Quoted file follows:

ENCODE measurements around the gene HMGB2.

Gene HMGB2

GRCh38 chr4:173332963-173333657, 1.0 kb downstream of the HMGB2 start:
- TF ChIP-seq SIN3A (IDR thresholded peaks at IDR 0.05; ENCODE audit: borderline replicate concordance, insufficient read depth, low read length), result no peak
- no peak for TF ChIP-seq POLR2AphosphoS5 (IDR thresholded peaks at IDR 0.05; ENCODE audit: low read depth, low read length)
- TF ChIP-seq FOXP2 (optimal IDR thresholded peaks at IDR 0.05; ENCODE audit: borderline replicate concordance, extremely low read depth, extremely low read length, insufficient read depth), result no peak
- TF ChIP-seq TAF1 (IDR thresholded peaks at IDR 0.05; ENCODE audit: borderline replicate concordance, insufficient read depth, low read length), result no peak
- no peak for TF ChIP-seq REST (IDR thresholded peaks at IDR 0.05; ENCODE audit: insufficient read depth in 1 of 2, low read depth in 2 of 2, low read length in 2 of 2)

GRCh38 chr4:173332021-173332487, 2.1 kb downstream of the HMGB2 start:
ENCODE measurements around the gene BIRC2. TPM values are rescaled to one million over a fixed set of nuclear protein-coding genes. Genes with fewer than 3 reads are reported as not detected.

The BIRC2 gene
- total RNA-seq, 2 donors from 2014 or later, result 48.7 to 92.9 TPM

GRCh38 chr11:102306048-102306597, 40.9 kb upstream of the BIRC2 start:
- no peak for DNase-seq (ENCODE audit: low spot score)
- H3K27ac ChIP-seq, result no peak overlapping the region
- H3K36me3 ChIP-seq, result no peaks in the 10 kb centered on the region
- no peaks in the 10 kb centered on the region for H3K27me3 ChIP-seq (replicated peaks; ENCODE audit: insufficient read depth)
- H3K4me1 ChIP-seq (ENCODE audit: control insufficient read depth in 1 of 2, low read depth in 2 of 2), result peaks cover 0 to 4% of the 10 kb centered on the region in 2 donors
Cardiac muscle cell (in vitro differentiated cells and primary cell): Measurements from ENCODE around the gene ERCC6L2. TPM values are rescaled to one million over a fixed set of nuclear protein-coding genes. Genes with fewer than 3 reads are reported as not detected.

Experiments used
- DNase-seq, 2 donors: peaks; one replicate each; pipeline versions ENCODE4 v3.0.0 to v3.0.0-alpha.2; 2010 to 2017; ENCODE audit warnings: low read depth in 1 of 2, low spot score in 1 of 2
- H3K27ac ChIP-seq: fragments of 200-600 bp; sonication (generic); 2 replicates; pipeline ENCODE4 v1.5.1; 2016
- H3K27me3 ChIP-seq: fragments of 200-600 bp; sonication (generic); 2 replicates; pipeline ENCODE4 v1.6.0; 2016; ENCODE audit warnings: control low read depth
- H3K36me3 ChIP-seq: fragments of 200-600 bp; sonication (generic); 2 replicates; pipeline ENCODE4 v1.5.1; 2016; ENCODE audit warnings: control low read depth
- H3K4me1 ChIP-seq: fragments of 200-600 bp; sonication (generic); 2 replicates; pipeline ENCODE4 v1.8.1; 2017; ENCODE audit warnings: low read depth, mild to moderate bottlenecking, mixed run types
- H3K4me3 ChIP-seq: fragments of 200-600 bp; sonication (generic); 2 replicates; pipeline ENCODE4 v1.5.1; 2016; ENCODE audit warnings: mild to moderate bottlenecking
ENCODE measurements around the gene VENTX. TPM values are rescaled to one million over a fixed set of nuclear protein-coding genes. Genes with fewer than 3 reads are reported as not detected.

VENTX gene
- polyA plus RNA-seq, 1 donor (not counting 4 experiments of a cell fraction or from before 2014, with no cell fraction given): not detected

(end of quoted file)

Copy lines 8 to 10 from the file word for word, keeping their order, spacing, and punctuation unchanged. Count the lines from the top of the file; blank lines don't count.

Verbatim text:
- no peak for TF ChIP-seq REST (IDR thresholded peaks at IDR 0.05; ENCODE audit: insufficient read depth in 1 of 2, low read depth in 2 of 2, low read length in 2 of 2)

GRCh38 chr4:173332021-173332487, 2.1 kb downstream of the HMGB2 start:
ENCODE measurements around the gene BIRC2. TPM values are rescaled to one million over a fixed set of nuclear protein-coding genes. Genes with fewer than 3 reads are reported as not detected.